Last phase of oil spill cleanup in Oriental Mindoro begins

<p>Dynamic Support Vessel Fire Opal <em>(Photo courtesy of PCG)</em></p>

Dynamic Support Vessel Fire Opal (Photo courtesy of PCG)

MANILA – The last phase of siphoning operations for the remaining oil off the waters of Naujan town in Oriental Mindoro began Sunday, three months after the massive spill from the sunken M/T Princess Empress, the Philippine Coast Guard said.

PCG Incident Management Team-Oriental Mindoro head Commodore Geronimo Tuvilla said the operations would last from 20-30 days, depending on the weather conditions and subsea progress.

"Once the oil removal is completed, we hope that the process will pave the way for the rehabilitation of affected areas and finally transition to the normalcy of lives of affected Mindoreños," Tuvilla said.

The Dynamic Support Vessel Fire Opal was chartered by Malayan Towage and Salvage Corporation. It left Singapore on May 19 and arrived at Subic Freeport Zone on May 26 before starting operations in Oriental Mindoro.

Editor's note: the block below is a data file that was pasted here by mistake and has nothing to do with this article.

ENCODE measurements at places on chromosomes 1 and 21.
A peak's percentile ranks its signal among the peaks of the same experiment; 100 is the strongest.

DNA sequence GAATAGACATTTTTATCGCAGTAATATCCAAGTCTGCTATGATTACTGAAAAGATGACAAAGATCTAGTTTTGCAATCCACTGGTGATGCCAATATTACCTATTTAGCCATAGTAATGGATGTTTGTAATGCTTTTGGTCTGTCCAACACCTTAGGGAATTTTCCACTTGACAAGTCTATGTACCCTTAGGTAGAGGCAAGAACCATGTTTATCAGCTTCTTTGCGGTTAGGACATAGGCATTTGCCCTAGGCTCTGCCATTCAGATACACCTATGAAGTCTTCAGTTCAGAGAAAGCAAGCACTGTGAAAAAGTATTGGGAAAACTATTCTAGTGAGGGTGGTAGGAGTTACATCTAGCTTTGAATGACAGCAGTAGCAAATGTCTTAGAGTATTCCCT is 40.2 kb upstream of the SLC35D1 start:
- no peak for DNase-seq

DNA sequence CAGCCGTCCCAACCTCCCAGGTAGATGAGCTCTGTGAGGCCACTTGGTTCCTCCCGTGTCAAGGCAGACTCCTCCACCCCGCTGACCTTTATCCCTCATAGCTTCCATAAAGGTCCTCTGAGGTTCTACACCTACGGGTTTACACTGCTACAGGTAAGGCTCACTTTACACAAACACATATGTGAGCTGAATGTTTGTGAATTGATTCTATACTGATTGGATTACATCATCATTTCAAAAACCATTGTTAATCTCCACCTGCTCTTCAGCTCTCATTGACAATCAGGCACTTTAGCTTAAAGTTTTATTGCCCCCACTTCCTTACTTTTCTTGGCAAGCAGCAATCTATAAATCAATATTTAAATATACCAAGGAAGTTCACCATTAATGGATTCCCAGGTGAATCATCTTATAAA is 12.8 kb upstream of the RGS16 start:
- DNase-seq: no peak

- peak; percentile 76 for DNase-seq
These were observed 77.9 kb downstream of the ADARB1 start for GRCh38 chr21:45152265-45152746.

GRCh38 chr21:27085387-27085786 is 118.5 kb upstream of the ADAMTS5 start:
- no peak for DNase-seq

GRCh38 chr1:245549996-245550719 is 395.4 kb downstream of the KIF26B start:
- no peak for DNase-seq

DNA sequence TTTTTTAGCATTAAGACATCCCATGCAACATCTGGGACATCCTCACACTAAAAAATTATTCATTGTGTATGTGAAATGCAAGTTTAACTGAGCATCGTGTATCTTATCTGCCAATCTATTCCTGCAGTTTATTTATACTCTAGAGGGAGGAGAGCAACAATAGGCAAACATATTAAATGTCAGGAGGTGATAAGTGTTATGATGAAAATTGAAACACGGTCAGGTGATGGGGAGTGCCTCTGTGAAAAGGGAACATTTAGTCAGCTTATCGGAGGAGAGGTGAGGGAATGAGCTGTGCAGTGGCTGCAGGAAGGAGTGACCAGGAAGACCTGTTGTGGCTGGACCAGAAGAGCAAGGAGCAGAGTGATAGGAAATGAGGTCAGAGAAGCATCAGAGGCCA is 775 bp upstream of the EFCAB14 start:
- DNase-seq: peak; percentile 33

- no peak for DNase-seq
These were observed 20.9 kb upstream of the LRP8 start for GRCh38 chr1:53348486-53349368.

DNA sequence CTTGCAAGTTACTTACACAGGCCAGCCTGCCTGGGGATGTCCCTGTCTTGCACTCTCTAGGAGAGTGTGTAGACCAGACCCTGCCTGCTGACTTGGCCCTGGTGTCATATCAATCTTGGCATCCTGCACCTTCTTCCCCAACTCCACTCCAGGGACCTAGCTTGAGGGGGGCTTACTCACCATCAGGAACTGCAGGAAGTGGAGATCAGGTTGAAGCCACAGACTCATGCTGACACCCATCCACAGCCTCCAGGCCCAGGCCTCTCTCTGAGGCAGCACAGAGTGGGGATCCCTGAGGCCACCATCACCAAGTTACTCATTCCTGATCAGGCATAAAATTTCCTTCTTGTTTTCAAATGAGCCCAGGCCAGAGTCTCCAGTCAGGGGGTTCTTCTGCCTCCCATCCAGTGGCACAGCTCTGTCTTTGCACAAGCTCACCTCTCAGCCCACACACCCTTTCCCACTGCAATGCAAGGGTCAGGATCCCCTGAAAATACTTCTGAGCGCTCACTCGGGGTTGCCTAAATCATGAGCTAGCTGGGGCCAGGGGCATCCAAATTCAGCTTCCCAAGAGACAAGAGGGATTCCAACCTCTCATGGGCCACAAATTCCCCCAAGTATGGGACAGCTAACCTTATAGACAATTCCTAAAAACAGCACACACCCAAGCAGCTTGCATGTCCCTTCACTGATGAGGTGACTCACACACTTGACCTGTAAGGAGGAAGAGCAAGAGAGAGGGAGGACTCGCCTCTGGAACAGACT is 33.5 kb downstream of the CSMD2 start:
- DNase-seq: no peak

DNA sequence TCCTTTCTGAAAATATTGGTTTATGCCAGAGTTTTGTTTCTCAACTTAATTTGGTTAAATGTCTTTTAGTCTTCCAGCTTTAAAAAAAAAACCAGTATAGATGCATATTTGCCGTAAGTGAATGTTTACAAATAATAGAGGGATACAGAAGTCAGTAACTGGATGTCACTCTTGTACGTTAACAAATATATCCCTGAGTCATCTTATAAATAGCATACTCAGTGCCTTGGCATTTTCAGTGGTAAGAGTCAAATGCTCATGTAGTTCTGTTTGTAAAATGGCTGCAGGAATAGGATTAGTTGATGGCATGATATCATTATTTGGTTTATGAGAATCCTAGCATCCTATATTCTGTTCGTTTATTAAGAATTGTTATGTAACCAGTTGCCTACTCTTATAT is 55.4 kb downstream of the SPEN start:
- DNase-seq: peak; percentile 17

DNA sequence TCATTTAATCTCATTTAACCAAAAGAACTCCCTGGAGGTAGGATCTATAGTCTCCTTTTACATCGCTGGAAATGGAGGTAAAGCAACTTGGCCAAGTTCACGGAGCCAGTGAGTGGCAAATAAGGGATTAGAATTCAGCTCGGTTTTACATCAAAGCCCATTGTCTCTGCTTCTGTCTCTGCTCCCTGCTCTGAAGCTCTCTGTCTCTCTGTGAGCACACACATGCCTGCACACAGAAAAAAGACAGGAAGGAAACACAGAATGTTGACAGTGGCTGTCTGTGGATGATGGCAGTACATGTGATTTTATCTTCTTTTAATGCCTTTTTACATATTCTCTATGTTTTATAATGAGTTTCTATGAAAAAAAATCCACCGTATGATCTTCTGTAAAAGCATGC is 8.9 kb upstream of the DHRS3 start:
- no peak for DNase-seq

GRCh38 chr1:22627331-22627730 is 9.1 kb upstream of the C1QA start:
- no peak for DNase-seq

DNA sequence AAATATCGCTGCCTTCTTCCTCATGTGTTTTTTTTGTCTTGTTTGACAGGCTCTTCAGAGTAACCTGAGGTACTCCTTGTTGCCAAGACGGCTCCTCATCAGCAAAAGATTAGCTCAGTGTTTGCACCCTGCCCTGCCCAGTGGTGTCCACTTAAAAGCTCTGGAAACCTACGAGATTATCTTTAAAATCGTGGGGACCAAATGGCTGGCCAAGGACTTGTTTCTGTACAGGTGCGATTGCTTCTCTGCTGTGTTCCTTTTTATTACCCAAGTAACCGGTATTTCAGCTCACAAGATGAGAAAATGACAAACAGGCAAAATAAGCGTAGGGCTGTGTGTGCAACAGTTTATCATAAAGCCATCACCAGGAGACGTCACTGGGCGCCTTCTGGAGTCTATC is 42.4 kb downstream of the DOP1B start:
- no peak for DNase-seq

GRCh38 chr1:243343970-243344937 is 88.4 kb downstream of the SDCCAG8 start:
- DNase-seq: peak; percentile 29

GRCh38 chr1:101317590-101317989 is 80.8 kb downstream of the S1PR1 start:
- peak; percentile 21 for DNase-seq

M/T Princess Empress was loaded with 800,000 liters of industrial fuel oil when it sank off Naujan on Feb. 28.

PCG spokesperson Rear Admiral Armand Balilo said about 120,000 to 240,000 liters of oil is expected to be extracted by DSV Fire Opal.

The oil spill has left significant damage to the environment and affected the daily living of residents, prompting the Marcos administration and non-government organizations to extend aid to the residents in the areas affected by the oil spill.

Several countries have also sent help in the cleanup operations. (PNA)